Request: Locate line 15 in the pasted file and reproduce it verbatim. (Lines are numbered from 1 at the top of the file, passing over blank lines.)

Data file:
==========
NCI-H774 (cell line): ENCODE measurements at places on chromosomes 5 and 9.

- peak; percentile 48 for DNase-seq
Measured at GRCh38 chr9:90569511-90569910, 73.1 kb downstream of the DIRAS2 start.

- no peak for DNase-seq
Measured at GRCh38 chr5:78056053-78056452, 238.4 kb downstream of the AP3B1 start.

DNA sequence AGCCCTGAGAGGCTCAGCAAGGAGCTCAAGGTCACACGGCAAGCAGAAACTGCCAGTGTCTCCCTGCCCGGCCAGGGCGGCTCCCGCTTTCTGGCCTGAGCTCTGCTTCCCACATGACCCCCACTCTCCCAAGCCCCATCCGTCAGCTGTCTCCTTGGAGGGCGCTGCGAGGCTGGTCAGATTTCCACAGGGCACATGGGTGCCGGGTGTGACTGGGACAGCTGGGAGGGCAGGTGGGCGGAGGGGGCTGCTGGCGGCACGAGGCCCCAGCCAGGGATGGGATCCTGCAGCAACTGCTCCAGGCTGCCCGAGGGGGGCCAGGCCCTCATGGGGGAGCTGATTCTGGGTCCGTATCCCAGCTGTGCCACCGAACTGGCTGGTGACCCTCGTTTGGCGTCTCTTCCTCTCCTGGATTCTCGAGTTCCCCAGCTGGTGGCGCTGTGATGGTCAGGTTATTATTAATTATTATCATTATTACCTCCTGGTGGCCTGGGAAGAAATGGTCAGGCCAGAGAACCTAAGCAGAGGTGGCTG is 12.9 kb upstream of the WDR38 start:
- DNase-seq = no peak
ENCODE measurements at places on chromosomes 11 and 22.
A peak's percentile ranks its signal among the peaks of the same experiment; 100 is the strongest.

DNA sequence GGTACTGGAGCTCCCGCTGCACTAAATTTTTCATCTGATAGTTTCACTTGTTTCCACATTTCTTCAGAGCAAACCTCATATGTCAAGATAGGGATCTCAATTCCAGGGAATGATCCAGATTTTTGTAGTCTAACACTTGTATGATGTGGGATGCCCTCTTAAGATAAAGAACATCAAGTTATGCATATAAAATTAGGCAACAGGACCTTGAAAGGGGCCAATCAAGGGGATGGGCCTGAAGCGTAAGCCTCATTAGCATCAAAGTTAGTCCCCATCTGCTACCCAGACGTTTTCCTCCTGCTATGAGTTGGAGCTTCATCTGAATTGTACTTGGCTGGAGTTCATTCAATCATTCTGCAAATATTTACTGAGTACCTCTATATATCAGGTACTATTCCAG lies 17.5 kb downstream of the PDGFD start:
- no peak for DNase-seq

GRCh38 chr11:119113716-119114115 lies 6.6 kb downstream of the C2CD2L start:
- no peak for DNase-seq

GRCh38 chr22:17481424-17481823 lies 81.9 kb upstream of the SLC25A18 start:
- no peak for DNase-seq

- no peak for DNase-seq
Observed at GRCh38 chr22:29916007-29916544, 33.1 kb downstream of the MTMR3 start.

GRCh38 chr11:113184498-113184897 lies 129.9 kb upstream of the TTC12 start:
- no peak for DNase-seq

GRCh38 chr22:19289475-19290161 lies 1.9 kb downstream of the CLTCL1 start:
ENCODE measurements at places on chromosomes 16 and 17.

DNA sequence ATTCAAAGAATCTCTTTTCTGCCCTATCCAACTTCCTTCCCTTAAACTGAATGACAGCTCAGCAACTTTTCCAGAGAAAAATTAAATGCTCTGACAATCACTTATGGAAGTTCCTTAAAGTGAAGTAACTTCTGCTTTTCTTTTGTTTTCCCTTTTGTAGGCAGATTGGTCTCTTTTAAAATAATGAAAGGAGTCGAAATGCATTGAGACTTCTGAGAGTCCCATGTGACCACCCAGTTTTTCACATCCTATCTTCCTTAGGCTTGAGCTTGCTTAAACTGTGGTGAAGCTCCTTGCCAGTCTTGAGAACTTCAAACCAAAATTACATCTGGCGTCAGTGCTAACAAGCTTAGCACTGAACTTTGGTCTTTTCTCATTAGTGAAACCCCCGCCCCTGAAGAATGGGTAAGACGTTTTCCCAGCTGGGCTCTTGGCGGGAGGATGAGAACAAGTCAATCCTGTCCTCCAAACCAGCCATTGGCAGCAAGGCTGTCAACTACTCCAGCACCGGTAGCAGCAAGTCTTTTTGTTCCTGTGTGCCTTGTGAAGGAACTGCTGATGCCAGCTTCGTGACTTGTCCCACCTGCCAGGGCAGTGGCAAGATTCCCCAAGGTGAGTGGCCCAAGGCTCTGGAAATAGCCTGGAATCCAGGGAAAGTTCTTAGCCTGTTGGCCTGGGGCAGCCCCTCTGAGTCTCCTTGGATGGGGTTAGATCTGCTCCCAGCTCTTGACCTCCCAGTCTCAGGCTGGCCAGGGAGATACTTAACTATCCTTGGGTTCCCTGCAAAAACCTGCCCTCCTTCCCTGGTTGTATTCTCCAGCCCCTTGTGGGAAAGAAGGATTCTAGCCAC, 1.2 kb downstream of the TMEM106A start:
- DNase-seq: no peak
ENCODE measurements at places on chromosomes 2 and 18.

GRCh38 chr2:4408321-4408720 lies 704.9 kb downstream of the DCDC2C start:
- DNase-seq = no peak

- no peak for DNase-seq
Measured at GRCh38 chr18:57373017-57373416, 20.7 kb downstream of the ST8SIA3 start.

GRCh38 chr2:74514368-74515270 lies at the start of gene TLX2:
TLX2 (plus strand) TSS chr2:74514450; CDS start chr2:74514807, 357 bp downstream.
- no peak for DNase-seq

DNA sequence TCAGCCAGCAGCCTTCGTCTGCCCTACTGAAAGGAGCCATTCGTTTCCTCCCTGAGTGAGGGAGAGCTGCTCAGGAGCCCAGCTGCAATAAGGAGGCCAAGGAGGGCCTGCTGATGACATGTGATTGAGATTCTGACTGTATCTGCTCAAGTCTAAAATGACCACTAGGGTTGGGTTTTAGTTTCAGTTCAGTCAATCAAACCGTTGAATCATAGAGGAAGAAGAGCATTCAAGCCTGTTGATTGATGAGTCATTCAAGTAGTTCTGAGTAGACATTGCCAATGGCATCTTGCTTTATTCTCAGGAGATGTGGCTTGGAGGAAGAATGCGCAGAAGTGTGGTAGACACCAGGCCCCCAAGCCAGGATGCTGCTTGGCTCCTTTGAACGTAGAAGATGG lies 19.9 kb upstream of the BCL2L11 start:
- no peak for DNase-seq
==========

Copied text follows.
- no peak for DNase-seq